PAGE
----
Send to

Choose Destination
See comment in PubMed Commons below
Free Radic Biol Med. 2006 Sep 1;41(5):775-85. Epub 2006 Jun 3.

Molecular mechanism of glutathione-mediated protection from oxidized low-density lipoprotein-induced cell injury in human macrophages: role of glutathione reductase and glutaredoxin.

Author information

  • 1Graduate Center for Nutritional Sciences, University of Kentucky, Lexington, KY 40506, USA.


Macrophage death is a hallmark of advanced atherosclerotic plaque, and oxidized low-density lipoprotein (OxLDL) found in these lesions is believed to contribute to macrophage injury. However, the underlying mechanisms of this phenomenon are only poorly understood. Here we show that in human monocyte-derived macrophages, OxLDL depleted intracellular glutathione (GSH) and inhibited glutathione reductase, resulting in a marked diminution of the glutathione/glutathione disulfide ratio. In the absence of OxLDL, an 80% depletion of intracellular GSH levels did not affect cell viability, but glutathione depletion dramatically increased OxLDL-induced cell death. Conversely, supplementation of intracellular GSH stores with glutathione diethyl ester substantially diminished OxLDL toxicity. OxLDL also promoted protein-S-glutathionylation, which was increased in macrophages pretreated with the glutathione reductase inhibitor BCNU. Knockdown experiments with siRNA directed against glutathione reductase and glutaredoxin showed that both enzymes are essential for the protection of macrophages against OxLDL. Finally, the peroxyl-radical scavenger Trolox did not prevent GSH depletion but completely blocked OxLDL-induced protein-S-glutathionylation and cell death. These data suggest that OxLDL promotes ROS formation and protein-S-glutathionylation by a mechanism independent from its effect on GSH depletion. Neither mechanism was sufficient to induce macrophage injury, but when stimulated concurrently, these pathways promoted the accumulation of protein-glutathione mixed disulfides and cell death.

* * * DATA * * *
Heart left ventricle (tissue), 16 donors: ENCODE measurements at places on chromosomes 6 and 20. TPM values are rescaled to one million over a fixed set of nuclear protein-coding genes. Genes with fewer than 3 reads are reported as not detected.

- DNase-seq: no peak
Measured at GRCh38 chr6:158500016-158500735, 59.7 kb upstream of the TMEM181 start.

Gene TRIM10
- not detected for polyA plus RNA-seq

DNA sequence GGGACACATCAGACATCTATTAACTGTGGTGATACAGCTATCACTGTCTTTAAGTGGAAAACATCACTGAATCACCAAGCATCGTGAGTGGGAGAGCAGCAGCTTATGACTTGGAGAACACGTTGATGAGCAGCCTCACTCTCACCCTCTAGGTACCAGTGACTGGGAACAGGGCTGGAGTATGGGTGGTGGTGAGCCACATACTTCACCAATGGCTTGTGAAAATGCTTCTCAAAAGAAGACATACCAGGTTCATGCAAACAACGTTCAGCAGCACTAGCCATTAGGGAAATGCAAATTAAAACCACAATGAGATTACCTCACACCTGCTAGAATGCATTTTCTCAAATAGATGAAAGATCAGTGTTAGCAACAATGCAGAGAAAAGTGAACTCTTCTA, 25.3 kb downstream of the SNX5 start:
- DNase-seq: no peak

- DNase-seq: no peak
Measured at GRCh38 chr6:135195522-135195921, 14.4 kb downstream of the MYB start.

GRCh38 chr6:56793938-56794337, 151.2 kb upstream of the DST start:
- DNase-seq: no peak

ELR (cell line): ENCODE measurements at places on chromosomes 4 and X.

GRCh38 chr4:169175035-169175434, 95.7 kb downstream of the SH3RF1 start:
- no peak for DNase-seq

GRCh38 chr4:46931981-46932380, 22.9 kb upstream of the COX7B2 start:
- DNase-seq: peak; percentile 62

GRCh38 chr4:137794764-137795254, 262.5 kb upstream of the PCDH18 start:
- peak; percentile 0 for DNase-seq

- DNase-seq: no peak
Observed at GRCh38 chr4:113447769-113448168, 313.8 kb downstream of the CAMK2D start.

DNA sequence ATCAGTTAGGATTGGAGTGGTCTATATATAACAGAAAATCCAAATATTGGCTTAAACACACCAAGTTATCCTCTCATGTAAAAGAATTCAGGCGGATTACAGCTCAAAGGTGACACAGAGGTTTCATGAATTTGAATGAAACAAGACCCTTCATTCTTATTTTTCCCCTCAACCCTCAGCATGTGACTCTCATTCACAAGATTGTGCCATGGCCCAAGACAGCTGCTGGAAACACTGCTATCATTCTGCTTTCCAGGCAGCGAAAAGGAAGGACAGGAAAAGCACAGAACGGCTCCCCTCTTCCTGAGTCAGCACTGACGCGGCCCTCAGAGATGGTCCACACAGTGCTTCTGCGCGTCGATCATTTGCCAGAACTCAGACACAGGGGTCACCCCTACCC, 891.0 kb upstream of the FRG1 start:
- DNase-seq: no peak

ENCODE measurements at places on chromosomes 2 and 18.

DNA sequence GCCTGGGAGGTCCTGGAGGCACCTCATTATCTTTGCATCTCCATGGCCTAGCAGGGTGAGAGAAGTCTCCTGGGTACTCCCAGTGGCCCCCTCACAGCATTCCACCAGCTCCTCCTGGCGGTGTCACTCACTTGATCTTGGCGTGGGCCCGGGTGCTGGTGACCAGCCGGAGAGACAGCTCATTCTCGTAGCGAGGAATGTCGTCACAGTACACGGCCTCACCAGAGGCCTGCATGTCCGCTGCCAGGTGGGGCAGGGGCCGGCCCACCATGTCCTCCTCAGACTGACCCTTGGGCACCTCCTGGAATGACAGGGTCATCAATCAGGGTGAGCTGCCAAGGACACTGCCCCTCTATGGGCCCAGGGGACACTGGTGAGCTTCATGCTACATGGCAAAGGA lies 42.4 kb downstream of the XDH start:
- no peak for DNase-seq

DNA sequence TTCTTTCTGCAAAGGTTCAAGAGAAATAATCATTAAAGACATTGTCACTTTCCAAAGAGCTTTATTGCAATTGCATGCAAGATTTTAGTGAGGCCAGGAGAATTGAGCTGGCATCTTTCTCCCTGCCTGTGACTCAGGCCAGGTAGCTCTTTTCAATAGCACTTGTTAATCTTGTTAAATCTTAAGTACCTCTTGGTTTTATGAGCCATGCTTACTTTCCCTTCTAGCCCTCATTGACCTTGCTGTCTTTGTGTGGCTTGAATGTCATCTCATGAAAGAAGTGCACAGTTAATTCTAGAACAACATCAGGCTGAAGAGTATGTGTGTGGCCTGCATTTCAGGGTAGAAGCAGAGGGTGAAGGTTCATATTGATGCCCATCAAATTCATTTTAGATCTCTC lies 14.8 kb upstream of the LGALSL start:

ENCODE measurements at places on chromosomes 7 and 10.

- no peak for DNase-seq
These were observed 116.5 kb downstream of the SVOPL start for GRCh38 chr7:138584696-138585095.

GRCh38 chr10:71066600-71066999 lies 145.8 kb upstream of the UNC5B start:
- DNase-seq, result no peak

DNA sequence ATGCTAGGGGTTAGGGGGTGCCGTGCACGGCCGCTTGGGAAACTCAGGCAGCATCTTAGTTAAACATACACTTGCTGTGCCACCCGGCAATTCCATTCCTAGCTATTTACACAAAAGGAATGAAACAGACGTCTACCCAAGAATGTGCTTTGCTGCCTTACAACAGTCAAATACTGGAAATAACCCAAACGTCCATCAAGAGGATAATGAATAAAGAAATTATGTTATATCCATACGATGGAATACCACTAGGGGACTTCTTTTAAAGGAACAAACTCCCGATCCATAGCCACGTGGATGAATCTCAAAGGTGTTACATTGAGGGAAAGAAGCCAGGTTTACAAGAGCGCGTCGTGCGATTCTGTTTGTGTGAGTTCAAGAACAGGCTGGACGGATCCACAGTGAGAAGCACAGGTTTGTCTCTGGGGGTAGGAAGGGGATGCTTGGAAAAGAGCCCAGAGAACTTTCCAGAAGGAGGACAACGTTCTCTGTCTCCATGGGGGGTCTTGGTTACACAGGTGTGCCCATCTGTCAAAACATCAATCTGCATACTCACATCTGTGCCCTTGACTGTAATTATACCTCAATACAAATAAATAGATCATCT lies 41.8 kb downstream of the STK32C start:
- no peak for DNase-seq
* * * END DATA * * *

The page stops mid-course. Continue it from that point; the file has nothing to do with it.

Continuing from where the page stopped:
[PubMed - indexed for MEDLINE]
PubMed Commons home

PubMed Commons

How to join PubMed Commons

    Supplemental Content

    Full text links

    Icon for Elsevier Science
    Loading ...
    Write to the Help Desk